Origin of Wednesdays
Origin of Wednesday
Examples from the Web for wednesdays
After school, she heads to an enrichment program: architecture on Mondays, rocketry on Tuesdays, and sculpture on Wednesdays.
Lee also touted a "wicked second season of Nashville," which will stay put at 10 p.m. on Wednesdays.
But once you look at Wednesdays and Thursdays, things fall off the precipice altogether.‘Community’: The NBC Comedy is Shelved Until Later, But Why?|Jace Lacob|October 9, 2012|DAILY BEAST
The CW moved Supernatural to Wednesdays, ordered five new shows, renewed Hart of Dixie, and canceled Secret Circle and Ringer.TV Upfronts 2012: NBC, ABC, CBS, Fox, and the CW Announce Schedules|Jace Lacob, Maria Elena Fernandez|May 17, 2012|DAILY BEAST
While we're at it, move Law & Order: SVU back to Wednesdays at 10 p.m. again, pronto.
So she joined the classes that met on the evenings of Mondays, Wednesdays and Fridays.The Story of Louie|Oliver Onions
Some days are believed to be lucky, as Mondays for sowing and weddings, Wednesdays for building, and Fridays for reaping.Castes and Tribes of Southern India|Edgar Thurston
On Thursdays he is my gardener, on Wednesdays Mrs. Dobbie's gardener, and so on.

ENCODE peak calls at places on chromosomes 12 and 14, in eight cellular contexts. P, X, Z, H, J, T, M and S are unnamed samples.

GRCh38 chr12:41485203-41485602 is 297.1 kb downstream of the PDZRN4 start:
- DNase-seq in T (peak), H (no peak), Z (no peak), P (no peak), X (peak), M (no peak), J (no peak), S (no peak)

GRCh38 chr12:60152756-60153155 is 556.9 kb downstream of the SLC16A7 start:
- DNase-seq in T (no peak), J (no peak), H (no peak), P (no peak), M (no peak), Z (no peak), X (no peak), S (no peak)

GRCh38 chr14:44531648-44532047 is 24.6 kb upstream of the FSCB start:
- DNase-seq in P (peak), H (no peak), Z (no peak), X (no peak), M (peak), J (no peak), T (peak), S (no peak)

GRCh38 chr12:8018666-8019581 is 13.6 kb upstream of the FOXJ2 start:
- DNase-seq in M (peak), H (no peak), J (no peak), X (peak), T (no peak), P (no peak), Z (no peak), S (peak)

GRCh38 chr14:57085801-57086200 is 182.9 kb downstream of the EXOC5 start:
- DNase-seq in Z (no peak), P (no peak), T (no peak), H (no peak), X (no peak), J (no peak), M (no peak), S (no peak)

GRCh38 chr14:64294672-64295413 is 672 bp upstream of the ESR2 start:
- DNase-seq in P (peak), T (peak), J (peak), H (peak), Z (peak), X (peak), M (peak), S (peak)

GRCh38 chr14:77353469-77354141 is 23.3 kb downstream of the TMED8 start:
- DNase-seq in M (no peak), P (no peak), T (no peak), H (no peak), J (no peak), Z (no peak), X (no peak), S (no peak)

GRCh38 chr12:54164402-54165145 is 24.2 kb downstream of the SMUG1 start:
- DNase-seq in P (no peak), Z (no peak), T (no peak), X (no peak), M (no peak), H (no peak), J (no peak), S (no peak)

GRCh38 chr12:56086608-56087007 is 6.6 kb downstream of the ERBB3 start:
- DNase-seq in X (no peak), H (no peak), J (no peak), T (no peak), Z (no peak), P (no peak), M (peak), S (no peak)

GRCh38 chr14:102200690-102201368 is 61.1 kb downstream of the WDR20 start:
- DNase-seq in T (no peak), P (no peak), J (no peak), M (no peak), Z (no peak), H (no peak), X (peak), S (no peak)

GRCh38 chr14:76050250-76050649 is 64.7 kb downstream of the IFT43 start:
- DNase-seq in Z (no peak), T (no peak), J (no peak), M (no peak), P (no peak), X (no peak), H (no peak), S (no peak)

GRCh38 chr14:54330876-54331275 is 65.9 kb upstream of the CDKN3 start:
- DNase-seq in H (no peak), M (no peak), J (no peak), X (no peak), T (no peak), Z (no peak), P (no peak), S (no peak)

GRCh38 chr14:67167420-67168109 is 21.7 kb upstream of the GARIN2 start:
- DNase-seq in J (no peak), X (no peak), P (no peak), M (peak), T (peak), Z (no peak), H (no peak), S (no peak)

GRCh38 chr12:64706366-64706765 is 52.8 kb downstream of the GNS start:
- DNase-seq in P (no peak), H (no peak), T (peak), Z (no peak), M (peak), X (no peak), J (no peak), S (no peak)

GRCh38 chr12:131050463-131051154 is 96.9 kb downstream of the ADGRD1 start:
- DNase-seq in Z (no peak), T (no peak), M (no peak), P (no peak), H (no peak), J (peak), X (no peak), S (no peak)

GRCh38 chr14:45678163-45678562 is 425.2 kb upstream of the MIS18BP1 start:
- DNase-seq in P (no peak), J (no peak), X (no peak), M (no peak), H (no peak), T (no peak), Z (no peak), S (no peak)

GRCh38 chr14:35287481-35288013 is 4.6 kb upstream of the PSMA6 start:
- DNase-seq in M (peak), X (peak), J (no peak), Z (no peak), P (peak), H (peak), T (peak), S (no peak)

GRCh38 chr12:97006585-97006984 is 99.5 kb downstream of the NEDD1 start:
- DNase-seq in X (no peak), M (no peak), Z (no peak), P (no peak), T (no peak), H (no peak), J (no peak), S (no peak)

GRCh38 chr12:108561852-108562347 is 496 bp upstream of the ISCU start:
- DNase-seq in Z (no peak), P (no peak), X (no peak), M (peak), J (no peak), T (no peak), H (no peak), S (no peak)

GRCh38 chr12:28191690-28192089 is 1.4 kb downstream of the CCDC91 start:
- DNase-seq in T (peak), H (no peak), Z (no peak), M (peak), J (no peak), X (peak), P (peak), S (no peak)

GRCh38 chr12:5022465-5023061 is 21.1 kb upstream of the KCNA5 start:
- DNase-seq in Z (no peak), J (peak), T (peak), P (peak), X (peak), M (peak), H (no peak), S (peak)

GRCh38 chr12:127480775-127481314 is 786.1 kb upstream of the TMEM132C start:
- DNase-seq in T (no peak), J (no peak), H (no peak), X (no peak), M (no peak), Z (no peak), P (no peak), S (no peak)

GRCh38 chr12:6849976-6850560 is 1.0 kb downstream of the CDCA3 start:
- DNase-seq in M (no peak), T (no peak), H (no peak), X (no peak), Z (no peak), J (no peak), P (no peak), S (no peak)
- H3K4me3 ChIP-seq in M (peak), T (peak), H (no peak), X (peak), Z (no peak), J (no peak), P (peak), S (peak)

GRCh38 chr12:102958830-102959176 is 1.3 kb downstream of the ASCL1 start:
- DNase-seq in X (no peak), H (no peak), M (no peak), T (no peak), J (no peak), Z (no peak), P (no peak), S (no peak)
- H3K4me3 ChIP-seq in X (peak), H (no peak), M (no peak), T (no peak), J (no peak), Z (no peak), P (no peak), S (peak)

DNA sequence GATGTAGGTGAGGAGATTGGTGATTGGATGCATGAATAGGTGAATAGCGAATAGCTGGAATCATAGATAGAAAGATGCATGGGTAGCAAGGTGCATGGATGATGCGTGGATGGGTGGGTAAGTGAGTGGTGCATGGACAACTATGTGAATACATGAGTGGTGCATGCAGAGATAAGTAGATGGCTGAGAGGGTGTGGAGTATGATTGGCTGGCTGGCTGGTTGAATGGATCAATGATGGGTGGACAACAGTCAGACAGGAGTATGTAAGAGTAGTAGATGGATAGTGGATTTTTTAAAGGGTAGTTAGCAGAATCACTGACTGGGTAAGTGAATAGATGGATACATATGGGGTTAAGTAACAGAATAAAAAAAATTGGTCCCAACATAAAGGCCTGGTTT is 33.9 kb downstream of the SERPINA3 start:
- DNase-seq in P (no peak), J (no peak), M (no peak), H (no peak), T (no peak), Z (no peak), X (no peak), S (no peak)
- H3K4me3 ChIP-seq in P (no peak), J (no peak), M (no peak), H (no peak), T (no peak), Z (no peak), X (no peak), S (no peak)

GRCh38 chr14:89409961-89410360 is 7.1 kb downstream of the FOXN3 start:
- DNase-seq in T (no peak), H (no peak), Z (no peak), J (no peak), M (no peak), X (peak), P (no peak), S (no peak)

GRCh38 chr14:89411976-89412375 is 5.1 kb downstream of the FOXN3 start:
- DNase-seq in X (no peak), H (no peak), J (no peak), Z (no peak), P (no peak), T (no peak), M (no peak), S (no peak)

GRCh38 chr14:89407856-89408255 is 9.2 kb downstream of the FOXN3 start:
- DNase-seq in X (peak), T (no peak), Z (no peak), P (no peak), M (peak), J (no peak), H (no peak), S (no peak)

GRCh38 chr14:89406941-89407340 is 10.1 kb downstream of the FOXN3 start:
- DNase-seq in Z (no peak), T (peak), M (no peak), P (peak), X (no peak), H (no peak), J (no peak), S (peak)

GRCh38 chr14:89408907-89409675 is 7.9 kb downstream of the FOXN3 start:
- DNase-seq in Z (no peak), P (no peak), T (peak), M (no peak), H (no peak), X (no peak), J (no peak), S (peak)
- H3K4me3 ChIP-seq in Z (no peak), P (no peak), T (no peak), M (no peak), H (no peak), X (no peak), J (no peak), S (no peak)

Night manœuvres on Wednesdays and Fridays and guard duty were perhaps the most unpleasant part of our lot.Q.6.a and Other places|Francis Buckley
Austen made fun of the minister, and was compelled to go church twice on Sundays and to prayer-meeting on Wednesdays.Mr. Crewe's Career, Complete|Winston Churchill
Word Origin for Wednesday
Old English Wodnesdæg "Woden's day," a Germanic loan-translation of Latin dies Mercurii "day of Mercury" (cf. Old Norse Oðinsdagr, Swedish Onsdag, Old Frisian Wonsdei, Middle Dutch Wudensdach). For Woden, see Odin.
Contracted pronunciation is recorded from 15c. The Odin-based name is missing in German (mittwoch, from Old High German mittwocha, literally "mid-week"), probably by influence of Gothic, which seems to have adopted a pure ecclesiastical (i.e. non-astrological) week from Greek missionaries. The Gothic model also seems to be the source of Polish środa, Russian sreda "Wednesday," literally "middle."